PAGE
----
Wednesday, April 18, 2018

#108 / Hayden White And The Winds Of Freedom

Hayden White, pictured, taught in the History of Consciousness program at the University of California, Santa Cruz. He was "an influential scholar whose ideas on history ... have fueled discussions in academic circles for half a century." White died on Monday, March 5, 2018,  at his home in Santa Cruz. He was 89.

The Santa Cruz Sentinel ran a nice obituary. So did The New York Times, a little bit of which I have quoted above. 

White's colleague, Jim Clifford, who is now leading a fight to save the East Meadow on the UCSC campus (the administration's proposed location for a rather undistinguished housing complex), gave a lovely tribute to White at a March 9, 2018, memorial gathering at Temple Beth El.  

Bruce Robbins, a professor at Harvard University, honored White in an article that Robbins called, "Emancipation from the Burden of History." It is an excellent explanation of the way that White viewed history, and the work that historians do.

I never knew White personally, and so am hardly in a position to add to the encomiums that his death has so properly called forth. Let me highlight, however, one of White's political achievements that is probably not as well known, or as well remembered, as his academic work. I am referring to White's successful lawsuit defending academic freedom and the privacy rights of both students and professors. 

During a period in which he was a professor of history at the University of California, Los Angeles, White brought a lawsuit against Los Angeles Police Chief Ed Davis. Davis had directed various Los Angeles police officers to "pose as students," and to enroll at UCLA, and then to "engage in the covert practice of recording class discussions, compiling police dossiers and filing 'intelligence' reports so that the police [would] have 'records' on the professors and students."  

White sued Davis to stop this kind of surveillance, and the trial court dismissed White's lawsuit. But White didn't give up, and on March 24, 1975, the California Supreme Court unanimously reversed the dismissal of White's lawsuit in a decision that defended academic freedom on the basis of the protections provided by both the First and the Fourth Amendments to the United States Constitution, and through the "self-executing" right of privacy guaranteed in the California Constitution.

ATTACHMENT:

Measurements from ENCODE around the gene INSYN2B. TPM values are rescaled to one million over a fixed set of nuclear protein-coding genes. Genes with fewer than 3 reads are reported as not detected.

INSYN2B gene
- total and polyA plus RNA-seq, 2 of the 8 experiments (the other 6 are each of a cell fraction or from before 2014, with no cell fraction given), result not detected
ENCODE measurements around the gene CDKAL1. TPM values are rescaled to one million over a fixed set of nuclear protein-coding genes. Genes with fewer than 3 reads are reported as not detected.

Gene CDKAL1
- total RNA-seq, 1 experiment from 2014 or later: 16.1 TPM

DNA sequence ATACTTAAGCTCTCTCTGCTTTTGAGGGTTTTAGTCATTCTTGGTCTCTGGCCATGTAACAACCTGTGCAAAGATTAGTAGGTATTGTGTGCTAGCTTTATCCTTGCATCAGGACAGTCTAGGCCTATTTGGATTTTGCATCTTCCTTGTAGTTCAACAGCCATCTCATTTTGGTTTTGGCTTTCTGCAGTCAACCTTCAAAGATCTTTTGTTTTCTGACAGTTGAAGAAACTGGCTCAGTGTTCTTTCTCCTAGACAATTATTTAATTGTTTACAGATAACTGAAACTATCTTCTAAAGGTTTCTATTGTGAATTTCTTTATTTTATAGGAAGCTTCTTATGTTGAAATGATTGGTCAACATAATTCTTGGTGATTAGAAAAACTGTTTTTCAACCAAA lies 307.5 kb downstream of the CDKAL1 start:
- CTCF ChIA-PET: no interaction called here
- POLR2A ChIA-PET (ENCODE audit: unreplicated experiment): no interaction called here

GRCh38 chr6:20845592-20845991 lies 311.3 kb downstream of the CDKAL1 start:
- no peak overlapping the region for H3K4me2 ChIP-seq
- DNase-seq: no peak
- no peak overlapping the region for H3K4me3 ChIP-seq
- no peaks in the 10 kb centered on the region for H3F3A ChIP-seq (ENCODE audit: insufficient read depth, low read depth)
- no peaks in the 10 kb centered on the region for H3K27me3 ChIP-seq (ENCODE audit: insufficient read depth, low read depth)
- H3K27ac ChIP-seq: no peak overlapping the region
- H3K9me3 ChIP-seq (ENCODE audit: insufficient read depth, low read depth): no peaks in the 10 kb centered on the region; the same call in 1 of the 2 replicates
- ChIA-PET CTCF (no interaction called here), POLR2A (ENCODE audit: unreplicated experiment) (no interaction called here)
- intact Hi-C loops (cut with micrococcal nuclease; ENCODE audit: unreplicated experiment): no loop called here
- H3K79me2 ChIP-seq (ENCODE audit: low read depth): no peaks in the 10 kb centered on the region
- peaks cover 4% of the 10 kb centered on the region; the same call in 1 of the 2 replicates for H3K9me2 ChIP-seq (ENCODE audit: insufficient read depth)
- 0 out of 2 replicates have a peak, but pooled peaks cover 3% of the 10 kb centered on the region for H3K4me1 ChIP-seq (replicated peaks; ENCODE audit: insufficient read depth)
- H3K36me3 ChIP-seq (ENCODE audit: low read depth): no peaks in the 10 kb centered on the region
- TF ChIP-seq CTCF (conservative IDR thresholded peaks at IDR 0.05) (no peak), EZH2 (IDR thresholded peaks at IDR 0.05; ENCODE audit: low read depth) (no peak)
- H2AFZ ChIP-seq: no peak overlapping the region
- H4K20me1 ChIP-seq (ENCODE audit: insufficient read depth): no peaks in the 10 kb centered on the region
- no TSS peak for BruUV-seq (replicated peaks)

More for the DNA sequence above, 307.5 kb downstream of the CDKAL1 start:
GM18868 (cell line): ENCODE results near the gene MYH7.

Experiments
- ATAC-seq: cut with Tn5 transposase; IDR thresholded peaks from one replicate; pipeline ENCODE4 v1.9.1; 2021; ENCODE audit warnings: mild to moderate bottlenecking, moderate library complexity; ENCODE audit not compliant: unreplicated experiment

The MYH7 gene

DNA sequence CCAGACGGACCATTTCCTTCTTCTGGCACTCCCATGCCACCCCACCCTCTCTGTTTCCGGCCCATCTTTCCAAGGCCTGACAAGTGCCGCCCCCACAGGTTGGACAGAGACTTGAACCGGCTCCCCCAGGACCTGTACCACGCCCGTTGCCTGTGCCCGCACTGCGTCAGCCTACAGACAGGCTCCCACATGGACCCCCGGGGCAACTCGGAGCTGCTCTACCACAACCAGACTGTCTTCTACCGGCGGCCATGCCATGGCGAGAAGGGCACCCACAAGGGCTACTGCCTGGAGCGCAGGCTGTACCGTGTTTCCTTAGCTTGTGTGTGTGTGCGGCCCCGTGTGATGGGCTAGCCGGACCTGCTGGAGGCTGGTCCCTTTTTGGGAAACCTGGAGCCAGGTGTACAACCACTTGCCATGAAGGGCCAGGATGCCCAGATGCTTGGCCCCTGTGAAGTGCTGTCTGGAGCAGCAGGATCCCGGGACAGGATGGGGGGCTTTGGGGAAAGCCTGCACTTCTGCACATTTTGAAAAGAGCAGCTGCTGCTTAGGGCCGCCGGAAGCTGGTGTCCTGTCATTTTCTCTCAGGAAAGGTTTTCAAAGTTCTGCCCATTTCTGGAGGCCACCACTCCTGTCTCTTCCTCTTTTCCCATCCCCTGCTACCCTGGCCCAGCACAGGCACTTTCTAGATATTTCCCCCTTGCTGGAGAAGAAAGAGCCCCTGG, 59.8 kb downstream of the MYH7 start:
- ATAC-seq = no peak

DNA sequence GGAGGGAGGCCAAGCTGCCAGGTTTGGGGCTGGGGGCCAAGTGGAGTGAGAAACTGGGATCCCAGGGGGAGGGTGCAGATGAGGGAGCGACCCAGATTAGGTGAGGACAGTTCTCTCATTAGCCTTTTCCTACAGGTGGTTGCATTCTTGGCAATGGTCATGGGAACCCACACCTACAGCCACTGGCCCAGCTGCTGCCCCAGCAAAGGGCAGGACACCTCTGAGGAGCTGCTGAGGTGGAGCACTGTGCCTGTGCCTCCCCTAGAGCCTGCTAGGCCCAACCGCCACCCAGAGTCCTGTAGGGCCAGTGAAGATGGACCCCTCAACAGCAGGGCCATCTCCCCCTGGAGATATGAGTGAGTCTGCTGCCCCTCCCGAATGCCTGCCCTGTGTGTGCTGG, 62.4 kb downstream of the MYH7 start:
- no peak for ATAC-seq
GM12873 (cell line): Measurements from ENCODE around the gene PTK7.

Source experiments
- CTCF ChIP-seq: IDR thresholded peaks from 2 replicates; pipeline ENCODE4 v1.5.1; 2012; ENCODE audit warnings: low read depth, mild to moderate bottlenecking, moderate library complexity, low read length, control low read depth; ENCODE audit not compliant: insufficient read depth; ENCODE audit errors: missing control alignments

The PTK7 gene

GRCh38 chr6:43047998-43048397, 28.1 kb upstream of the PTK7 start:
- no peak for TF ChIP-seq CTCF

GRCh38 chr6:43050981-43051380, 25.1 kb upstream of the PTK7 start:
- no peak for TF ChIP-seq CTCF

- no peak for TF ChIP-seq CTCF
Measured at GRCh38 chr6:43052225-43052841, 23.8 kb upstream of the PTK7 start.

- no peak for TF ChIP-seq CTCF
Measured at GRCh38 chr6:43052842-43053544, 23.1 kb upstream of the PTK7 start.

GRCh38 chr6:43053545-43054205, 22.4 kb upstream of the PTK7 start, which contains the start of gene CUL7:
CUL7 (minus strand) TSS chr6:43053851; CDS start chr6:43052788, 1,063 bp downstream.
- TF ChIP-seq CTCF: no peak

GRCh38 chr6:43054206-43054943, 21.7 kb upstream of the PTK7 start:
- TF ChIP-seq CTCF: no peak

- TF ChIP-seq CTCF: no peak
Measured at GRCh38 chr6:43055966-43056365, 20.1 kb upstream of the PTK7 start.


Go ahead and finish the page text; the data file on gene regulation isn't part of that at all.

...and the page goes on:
The case is called White v. Davis, and it is worth reading. Click the link, if you'd like to do that.

Since I teach a course at UCSC called, "Privacy, Technology, And Freedom," I am going to make sure that my students read White v. Davis, and find out about what Hayden White accomplished. 

As the court said in its conclusion: "The extensive, routine, covert police surveillance of university classes and organization meetings alleged by the instant complaint are unprecedented in our nation's history." In defending academic freedom against the chilling impact of government surveillance, the court cited to the motto of my own school, Stanford University. That motto, "Die Luft der Freiheit weht," translates from the German as, "The wind of freedom blows."

Thanks to Hayden White, the unprecedented effort of a governmental police agency to exert control over academic discussion and study has now been authoritatively rejected. Thanks to Hayden White, those winds of freedom can still blow through classrooms in California, including those located on the UCSC campus, our "City on a Hill."

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